Genetic Variability Study of Yield and Yield Related Traits in Rice (Oryza sativa L.) Genotypes
Received Date: Jun 12, 2018 / Accepted Date: Jun 26, 2018 / Published Date: Jul 04, 2018
Keywords: Genotype; Irrigated rice; Rice; Variability
Rice is the most important food grain crop with regard to human nutrition and caloric intake. It is a staple food for more than half of the world population providing one fifth of calorie and 15% protein consumption [1,2]. In Ethiopia, the second populous nation in sub Saharan Africa, rice is the target commodity that has received a due emphasis in promotion of agricultural production. It is considered as alternative technology for farmers for efficient utilization of marginal resources . Ethiopia has considerably vast suitable ecologies for rice production which is unsuitable for production of other food crops . From this, the country has a potential of 3.7 million ha land for irrigated low land rice production . Although the country has a high potential for production rice in irrigated areas, lack of adaptable varieties is one of the major problem. Until now only nine irrigated varieties had been released for irrigated environment . The generation of adaptable varieties largely depends on the availability of desirable genetic variability for important traits .
Variability refers to the presence of differences among the individuals of plant population due to their genetic composition and the environment in which they are raised [7,8]. Genetic variability is the basis of plant breeding because any crop improvement depends on the amount and direction of genetic association of the traits in the base population [9,10]. It provides a wide range of genotypes that can be selected to develop new varieties . Development of high yielding varieties requires the existence of genetic variability and genetic variability of agronomic traits is the key component of breeding programs for broadening the gene pool [10,12]. Selection will be effective when there is a significant amount of variability among the breeding materials . The available variability can be measured using genotypic and phenotypic coefficient of variation which used to partition genetic and environmental variance [6,13]. Heritability used to assess the amount genetic improvement that will be transferred to next generation . However, heritability coupled with genetic advance will be more powerful in predicting genetic gain than heritability alone [15,16]. In addition, knowledge about the association of traits with themselves and grain yield is also important for direct and indirect selection of traits which contributes to yield [10,16].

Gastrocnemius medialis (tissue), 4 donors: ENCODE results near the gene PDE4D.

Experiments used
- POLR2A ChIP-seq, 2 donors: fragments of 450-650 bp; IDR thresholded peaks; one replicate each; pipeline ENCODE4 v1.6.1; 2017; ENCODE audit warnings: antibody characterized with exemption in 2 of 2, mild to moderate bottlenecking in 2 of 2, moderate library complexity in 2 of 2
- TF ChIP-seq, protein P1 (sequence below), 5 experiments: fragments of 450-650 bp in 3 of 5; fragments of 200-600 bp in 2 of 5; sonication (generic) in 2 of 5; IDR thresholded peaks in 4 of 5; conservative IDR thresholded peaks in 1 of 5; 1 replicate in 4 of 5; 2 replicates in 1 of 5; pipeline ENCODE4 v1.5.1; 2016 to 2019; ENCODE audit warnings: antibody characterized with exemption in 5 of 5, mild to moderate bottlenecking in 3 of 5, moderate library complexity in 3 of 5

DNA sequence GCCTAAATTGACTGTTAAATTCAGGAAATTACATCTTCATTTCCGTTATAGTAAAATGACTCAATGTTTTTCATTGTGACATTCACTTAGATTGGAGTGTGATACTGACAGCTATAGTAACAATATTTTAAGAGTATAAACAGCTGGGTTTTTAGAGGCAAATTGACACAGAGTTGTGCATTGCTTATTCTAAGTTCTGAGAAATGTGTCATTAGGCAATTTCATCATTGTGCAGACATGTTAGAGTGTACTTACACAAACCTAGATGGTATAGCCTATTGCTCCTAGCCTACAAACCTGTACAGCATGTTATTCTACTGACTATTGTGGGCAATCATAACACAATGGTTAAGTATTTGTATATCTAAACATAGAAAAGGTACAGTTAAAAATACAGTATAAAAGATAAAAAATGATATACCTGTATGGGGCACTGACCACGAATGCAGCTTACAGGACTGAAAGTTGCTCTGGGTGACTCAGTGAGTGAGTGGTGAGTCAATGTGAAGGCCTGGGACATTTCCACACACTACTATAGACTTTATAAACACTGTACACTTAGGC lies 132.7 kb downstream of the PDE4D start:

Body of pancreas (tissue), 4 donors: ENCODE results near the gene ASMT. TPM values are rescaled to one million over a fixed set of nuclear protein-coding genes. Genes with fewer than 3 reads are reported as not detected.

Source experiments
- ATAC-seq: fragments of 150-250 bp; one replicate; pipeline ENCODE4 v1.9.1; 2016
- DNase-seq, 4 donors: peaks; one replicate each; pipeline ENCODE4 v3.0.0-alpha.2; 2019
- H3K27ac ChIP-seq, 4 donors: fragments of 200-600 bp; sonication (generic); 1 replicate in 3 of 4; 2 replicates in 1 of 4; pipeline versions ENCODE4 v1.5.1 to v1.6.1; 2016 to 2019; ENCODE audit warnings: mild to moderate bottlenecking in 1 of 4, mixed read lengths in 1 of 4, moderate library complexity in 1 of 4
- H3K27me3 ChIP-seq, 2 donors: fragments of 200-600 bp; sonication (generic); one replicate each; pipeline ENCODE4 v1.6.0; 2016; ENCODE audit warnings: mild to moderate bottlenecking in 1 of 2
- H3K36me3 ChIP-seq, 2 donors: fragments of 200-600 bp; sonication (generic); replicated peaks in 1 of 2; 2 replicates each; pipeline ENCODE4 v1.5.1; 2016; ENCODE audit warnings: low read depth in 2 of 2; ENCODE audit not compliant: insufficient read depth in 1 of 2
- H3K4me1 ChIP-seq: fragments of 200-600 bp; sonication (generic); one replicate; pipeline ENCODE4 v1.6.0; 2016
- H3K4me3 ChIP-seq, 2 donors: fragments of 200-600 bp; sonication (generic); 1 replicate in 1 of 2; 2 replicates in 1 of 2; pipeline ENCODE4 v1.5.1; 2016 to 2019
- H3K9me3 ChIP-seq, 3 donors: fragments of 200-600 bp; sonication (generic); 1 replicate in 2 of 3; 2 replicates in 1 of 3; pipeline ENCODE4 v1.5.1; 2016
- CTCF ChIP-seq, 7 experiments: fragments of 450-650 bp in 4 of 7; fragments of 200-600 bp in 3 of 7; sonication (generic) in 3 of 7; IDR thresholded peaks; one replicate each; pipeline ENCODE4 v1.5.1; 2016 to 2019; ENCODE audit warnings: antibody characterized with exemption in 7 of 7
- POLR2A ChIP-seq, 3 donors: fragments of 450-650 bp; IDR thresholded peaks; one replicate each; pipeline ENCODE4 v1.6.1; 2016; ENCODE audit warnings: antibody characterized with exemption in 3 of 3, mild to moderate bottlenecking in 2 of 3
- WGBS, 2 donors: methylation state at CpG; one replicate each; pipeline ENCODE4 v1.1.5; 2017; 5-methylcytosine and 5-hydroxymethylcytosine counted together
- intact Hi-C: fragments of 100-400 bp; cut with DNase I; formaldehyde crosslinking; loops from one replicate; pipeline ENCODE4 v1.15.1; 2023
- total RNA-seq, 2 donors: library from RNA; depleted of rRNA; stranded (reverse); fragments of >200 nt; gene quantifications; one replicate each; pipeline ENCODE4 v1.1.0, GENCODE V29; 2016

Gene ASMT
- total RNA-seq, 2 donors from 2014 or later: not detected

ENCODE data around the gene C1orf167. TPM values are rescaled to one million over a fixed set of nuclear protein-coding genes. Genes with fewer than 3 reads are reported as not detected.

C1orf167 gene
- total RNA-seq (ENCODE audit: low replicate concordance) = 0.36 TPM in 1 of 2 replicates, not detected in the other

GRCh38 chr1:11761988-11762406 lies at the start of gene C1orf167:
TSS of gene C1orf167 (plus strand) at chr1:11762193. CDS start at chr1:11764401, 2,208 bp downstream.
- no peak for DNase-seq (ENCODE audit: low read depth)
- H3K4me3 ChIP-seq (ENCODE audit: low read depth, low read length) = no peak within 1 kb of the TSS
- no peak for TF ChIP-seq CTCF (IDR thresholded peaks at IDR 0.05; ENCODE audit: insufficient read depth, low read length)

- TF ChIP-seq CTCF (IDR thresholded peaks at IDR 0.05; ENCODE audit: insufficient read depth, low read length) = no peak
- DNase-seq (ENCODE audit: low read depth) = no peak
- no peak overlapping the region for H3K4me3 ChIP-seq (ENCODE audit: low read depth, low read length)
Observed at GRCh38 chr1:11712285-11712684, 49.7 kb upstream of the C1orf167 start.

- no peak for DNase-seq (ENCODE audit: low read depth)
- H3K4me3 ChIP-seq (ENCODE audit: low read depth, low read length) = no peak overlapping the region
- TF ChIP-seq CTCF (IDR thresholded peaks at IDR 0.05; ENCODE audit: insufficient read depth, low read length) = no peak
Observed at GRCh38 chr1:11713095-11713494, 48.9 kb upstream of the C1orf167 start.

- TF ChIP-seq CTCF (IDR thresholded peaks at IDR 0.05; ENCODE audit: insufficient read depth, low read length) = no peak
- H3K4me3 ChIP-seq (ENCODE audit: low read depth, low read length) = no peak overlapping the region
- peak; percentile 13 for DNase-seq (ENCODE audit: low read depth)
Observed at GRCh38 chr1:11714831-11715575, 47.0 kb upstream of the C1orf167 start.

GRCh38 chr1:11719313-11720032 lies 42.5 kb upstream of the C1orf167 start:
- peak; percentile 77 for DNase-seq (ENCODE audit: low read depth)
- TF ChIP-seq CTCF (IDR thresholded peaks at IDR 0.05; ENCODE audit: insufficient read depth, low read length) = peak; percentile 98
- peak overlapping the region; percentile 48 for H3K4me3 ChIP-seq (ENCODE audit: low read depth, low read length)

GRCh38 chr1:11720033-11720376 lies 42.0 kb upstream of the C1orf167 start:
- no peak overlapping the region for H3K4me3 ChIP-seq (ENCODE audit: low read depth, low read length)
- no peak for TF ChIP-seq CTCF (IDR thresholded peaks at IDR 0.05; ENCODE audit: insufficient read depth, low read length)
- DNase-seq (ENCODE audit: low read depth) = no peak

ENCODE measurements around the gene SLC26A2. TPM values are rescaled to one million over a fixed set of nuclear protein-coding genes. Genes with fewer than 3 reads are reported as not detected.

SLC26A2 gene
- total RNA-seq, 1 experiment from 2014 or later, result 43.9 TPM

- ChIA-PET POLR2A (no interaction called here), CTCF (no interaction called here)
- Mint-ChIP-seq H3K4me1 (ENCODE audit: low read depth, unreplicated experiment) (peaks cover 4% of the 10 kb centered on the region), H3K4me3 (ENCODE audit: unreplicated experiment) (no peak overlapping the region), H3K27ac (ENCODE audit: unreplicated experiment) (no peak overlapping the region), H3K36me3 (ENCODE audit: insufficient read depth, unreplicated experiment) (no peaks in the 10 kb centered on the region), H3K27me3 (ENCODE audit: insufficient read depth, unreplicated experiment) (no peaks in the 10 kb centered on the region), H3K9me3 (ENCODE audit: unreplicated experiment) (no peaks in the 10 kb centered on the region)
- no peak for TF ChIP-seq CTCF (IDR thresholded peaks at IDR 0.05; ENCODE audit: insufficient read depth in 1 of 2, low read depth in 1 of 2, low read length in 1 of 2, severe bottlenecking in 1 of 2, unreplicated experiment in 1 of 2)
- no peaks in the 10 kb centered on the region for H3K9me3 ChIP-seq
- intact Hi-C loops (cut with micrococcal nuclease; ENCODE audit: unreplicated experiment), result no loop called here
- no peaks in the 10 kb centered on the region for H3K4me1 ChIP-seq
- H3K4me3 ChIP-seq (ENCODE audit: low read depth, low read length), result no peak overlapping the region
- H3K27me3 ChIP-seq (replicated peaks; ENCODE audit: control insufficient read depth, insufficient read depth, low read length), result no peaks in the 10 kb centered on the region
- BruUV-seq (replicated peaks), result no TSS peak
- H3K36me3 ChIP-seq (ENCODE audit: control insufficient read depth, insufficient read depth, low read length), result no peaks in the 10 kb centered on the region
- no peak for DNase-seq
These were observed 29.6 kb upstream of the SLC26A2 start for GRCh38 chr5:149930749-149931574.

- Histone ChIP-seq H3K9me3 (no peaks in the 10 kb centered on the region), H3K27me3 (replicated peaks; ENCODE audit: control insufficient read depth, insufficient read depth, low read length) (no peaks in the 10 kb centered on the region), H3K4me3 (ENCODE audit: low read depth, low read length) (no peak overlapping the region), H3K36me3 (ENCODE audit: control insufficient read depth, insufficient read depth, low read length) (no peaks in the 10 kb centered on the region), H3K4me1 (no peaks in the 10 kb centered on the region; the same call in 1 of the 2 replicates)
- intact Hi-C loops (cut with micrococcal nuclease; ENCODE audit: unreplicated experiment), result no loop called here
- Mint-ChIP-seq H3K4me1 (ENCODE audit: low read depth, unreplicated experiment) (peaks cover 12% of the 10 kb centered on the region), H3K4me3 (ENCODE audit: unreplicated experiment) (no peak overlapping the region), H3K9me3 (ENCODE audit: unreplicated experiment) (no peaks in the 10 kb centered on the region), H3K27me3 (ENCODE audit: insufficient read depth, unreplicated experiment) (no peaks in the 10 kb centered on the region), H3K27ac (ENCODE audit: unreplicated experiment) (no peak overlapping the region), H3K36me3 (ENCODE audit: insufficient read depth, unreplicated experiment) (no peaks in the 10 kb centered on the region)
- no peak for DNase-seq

Therefore, the present study was conducted with the objective of assessing the genetic variability, heritability, genetic advance and association between yield and yield components of 64 rice genotypes.
The study was conducted in main Season (June to November) of 2016 at Werer Agricultural Research Center (WARC) experimental field. Werer is located 9°27’ N and 40°15’ E in northeastern part of Ethiopia which is about 280 km away from Addis Ababa. The altitude of Werer is 740 m.a.s.l. Fourteen years climatic data on monthly bases showed that the average maximum and minimum temperature in the region is 34°C and 19°C, respectively, and the annual total rainfall in the area is about 571 mm annually. The soil in the region is predominantly vertisol with the porosity and bulk density (0-25 cm depth) of 49.06% and 1.35 gm/cm2, respectively .